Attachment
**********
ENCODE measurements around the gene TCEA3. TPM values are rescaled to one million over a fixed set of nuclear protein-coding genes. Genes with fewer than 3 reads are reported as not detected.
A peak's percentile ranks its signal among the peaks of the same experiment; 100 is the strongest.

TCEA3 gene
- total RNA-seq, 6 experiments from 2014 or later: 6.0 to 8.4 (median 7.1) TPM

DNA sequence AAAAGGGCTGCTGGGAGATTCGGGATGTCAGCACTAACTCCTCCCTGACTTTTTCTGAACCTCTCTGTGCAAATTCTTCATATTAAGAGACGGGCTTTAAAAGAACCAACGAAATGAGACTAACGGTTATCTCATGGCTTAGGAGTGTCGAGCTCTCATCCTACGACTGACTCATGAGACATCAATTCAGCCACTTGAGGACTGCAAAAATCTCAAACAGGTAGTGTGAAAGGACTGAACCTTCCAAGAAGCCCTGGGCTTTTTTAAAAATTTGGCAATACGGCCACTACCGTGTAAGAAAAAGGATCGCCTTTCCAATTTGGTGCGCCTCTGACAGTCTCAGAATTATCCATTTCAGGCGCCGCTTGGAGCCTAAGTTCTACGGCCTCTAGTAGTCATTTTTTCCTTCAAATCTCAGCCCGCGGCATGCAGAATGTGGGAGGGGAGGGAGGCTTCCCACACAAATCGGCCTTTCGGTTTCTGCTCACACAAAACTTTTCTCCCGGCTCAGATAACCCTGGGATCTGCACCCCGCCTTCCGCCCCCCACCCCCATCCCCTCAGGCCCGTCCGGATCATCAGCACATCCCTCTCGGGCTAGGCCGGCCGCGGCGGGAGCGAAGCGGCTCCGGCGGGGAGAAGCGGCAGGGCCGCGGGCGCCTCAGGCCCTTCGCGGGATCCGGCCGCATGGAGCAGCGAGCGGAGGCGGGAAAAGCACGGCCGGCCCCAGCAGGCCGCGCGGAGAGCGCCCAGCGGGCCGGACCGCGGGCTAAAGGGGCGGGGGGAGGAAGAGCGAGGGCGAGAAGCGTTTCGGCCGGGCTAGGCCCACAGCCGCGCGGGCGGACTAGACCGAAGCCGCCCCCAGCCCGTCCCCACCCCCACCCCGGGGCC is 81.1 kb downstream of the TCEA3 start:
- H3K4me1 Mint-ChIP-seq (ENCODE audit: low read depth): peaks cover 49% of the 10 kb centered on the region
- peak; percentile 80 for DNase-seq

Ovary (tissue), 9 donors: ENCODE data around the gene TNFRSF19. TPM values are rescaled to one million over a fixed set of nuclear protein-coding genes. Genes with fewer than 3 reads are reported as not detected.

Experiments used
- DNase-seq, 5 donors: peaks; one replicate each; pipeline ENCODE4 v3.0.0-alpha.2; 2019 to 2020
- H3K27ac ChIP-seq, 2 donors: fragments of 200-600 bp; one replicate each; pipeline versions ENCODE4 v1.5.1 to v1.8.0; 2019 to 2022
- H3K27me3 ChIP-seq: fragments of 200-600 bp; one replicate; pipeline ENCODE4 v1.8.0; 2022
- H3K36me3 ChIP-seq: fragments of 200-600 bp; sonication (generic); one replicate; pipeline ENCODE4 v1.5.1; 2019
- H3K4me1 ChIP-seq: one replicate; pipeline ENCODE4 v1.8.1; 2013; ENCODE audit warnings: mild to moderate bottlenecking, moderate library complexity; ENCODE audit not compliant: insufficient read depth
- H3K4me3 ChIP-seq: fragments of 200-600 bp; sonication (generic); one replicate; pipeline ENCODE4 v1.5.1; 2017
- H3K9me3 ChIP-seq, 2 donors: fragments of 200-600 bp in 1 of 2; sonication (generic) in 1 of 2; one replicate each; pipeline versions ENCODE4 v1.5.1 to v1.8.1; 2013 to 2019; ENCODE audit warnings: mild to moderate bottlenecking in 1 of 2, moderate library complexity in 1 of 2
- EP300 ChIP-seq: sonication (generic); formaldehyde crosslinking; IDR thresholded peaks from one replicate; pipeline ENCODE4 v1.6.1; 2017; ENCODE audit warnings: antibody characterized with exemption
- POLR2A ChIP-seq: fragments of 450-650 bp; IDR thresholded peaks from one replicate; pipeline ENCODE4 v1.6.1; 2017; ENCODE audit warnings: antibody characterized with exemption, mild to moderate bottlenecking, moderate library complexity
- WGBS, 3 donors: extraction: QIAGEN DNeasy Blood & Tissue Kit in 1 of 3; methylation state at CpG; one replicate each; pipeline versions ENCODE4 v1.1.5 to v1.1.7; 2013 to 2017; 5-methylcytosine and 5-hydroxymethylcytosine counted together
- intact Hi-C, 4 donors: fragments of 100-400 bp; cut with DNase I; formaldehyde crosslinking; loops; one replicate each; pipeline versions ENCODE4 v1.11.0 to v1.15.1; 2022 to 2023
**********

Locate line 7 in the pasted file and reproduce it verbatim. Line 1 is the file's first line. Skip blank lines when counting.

- peak; percentile 80 for DNase-seq